II. filtering the substance to remove all elements smaller than what can be easily seen under a light microscope
    III. culturing the substance by itself on nutritive medium, away from any plant cells
    IV.treating the sample with proteases that digest all proteins and then determining whether it is still infectious
    Which treatment would you use to determine if the agent is a prion? A) I only
    B) II only
    C) III only
    D) IV only
    E) either I or IV
    D) IV only


  4. A researcher found a method she could use to manipulate and quantify phosphorylation and methylation in embryonic cells in culture. She tried decreasing the amount of methylation enzymes in the embryonic stem cells and then allowed the cells to further differentiate. Which of the following results would she most likely see?
    A) increased chromatin condensation
    B) decreased chromatin condensation
    C) inactivation of the selected genes D) decreased binding of transcription factors
    E) abnormalities of mouse embryos
    E) abnormalities of mouse embryos


  5. The herpes viruses are very important enveloped DNA viruses that cause disease in all vertebrate species and in some invertebrates such as oysters. Some of the human ones are herpes simplex (HSV) I and II, causing facial and genital lesions, and the varicella-zoster (VSV), causing chicken pox and shingles. Each of these three actively infect nervous tissue. Primary infections are fairly mild, but the virus is not then cleared from the host; rather, viral genomes are maintained in cells in a latent phase. The virus can then reactivate, replicate again, and be infectious to others.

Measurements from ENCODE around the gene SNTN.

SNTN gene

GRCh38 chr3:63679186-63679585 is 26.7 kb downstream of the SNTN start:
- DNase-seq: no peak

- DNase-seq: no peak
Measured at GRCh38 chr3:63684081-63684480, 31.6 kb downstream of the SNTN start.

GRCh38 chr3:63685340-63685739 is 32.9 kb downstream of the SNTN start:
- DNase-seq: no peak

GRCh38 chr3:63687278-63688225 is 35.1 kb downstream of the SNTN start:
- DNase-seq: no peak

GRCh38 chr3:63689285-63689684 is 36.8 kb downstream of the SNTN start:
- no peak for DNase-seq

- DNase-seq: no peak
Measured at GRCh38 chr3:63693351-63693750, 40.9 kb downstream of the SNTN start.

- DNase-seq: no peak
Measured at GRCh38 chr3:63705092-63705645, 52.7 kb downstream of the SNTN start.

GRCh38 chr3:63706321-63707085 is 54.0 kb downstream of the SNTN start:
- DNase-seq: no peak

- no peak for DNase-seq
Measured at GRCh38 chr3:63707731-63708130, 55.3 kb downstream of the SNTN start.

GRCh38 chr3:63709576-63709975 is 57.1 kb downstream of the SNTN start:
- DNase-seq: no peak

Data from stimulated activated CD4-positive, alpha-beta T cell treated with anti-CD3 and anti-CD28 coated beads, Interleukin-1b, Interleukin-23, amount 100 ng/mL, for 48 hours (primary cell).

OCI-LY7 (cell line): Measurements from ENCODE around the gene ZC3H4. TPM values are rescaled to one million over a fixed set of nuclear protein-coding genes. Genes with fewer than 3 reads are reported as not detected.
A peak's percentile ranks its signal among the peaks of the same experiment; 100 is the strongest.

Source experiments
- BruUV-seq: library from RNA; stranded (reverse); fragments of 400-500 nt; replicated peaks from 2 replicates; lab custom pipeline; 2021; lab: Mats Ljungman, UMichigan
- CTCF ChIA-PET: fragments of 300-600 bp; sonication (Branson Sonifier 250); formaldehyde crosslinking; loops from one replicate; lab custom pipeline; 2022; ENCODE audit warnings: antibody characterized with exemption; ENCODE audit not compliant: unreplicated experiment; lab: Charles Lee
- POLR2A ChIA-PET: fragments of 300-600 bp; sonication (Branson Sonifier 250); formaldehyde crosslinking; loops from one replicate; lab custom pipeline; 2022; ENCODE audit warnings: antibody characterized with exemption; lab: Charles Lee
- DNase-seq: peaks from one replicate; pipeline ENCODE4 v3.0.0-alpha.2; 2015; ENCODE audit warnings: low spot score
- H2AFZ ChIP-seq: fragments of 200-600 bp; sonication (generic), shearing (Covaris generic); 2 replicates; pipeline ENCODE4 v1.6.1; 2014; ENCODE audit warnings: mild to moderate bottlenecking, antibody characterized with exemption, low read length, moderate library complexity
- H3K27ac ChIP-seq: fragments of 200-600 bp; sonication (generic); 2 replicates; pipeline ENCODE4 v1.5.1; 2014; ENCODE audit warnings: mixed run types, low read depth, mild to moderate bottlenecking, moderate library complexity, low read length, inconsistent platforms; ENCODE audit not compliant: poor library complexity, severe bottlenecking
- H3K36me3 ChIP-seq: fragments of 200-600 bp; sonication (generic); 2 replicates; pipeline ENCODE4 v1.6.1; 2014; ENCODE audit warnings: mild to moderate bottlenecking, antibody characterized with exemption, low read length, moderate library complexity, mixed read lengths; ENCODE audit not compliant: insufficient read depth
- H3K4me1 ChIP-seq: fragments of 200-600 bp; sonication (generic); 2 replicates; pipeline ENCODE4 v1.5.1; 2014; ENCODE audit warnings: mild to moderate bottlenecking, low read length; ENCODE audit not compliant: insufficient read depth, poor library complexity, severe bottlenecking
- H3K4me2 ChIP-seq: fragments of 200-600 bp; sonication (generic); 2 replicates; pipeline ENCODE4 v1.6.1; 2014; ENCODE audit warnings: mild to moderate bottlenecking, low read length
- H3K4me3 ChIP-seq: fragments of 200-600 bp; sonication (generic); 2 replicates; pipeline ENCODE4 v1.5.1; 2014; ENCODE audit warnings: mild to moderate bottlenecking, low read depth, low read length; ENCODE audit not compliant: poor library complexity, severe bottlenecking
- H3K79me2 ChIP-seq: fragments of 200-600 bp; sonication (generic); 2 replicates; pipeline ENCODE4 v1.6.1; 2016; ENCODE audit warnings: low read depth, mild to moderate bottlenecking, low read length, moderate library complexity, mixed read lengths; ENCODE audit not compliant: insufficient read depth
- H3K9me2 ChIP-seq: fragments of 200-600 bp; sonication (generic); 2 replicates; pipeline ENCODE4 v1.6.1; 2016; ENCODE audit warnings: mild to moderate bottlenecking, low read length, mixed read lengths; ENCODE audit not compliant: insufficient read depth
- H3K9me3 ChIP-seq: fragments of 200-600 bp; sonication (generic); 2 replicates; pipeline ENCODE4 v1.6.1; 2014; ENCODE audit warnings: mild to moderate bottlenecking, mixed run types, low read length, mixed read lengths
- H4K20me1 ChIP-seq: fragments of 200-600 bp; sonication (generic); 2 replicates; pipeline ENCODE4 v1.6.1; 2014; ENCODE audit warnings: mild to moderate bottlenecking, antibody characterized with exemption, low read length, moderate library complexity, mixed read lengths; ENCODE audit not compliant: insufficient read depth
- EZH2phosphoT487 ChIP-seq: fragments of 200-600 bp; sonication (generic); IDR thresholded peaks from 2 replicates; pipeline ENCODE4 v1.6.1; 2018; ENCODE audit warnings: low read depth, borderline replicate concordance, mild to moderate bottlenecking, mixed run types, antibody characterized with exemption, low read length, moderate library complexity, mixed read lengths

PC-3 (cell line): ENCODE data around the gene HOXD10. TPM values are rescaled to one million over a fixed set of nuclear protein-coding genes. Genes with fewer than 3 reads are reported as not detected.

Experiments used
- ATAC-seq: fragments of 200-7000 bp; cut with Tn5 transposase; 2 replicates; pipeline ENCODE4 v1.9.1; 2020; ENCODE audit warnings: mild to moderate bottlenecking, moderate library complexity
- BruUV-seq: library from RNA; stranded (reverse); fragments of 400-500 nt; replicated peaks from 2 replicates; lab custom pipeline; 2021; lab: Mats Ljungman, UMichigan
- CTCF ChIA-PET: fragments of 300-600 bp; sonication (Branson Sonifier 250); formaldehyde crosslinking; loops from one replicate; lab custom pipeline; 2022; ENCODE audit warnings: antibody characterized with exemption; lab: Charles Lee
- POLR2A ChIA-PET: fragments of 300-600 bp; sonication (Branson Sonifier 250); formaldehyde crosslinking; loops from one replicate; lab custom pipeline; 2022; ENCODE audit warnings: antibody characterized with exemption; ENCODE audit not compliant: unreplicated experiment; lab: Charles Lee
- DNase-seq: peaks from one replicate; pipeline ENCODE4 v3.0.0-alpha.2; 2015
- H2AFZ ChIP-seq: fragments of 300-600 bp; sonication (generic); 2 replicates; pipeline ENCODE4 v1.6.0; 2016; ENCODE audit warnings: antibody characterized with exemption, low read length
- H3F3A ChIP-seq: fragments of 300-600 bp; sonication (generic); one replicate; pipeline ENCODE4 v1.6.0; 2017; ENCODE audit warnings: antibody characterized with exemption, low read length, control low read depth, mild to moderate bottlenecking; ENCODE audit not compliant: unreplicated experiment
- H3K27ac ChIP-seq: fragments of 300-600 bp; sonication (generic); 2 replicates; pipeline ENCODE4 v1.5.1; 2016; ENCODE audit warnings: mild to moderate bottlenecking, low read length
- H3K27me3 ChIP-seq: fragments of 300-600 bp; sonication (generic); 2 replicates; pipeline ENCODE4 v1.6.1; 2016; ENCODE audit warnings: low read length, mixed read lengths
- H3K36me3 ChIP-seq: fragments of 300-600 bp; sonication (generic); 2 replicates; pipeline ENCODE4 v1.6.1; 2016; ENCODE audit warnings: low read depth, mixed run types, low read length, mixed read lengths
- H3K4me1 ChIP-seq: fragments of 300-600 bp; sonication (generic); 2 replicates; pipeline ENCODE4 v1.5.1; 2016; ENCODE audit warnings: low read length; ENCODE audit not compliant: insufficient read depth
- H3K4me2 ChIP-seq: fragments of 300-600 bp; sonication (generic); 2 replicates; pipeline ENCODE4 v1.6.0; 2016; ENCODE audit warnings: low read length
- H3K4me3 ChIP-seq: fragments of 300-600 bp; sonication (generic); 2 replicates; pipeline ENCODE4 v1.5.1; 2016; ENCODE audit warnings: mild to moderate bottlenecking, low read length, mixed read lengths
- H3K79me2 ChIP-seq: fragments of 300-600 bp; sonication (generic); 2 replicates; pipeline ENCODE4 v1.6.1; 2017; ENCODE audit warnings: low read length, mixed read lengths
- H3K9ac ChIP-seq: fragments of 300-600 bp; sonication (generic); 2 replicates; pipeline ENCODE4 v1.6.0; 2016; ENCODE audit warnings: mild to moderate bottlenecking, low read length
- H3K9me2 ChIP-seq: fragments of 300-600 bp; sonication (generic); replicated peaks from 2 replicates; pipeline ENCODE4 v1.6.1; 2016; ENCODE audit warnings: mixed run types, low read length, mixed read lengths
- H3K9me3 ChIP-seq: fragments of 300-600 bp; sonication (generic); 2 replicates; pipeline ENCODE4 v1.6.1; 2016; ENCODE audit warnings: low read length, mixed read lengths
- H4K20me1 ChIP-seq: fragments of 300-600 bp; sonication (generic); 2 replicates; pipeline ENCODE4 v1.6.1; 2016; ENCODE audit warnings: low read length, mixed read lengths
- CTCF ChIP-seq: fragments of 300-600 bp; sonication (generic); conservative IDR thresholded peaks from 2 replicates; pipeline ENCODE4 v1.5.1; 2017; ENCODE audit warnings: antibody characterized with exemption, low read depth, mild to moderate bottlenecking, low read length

In electron micrographs of HSV infection, it can be seen that the intact virus initially reacts with cell surface proteoglycans, then with specific receptors. This is later followed by viral capsids docking with nuclear pores. Afterward, the capsids go from being full to being "empty." Which
    of following best fits these observations?
    A) Only the genetic material of the virus is involved in the cell's infectivity, and is injected like the genome of a phage.
    B) The viral envelope is not required for infectivity, since the envelope does not enter the nucleus.
    C) The viral envelope mediates entry into the cell, the capsid entry into the nuclear membrane, and the genome is all that enters the nucleus.
    D) Viral capsids are needed for the cell to become infected; only the capsids enter the nucleus.
    E) The viral capsid mediates entry into the cell, and only the genomic DNA enters the nucleus, where it may or may not replicate.
    D) host cells lack enzymes that can replicate the viral genome